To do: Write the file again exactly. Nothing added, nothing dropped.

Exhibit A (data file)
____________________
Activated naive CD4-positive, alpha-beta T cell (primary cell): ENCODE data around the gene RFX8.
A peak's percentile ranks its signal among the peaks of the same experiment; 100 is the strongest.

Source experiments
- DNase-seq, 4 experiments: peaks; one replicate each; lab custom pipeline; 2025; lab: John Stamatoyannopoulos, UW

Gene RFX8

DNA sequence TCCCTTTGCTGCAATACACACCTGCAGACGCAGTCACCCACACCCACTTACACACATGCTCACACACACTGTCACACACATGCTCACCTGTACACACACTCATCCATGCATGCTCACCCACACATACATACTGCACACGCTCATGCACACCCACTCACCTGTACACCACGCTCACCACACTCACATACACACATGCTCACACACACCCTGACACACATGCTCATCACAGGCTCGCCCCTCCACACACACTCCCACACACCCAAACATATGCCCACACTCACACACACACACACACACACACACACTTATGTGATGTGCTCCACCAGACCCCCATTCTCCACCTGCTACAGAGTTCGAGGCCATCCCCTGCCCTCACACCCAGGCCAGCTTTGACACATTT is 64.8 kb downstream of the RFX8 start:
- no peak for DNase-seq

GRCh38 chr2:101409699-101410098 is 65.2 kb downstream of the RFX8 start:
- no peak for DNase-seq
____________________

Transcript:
Activated naive CD4-positive, alpha-beta T cell (primary cell): ENCODE data around the gene RFX8.
A peak's percentile ranks its signal among the peaks of the same experiment; 100 is the strongest.

Source experiments
- DNase-seq, 4 experiments: peaks; one replicate each; lab custom pipeline; 2025; lab: John Stamatoyannopoulos, UW

Gene RFX8

DNA sequence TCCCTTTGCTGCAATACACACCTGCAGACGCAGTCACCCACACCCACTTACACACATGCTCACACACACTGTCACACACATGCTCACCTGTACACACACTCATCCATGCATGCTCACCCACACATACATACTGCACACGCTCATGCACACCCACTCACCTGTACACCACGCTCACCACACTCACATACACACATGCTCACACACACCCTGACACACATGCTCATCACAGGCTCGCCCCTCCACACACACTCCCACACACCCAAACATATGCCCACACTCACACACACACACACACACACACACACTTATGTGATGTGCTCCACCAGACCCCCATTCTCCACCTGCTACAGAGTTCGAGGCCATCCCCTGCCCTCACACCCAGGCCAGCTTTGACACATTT is 64.8 kb downstream of the RFX8 start:
- no peak for DNase-seq

GRCh38 chr2:101409699-101410098 is 65.2 kb downstream of the RFX8 start:
- no peak for DNase-seq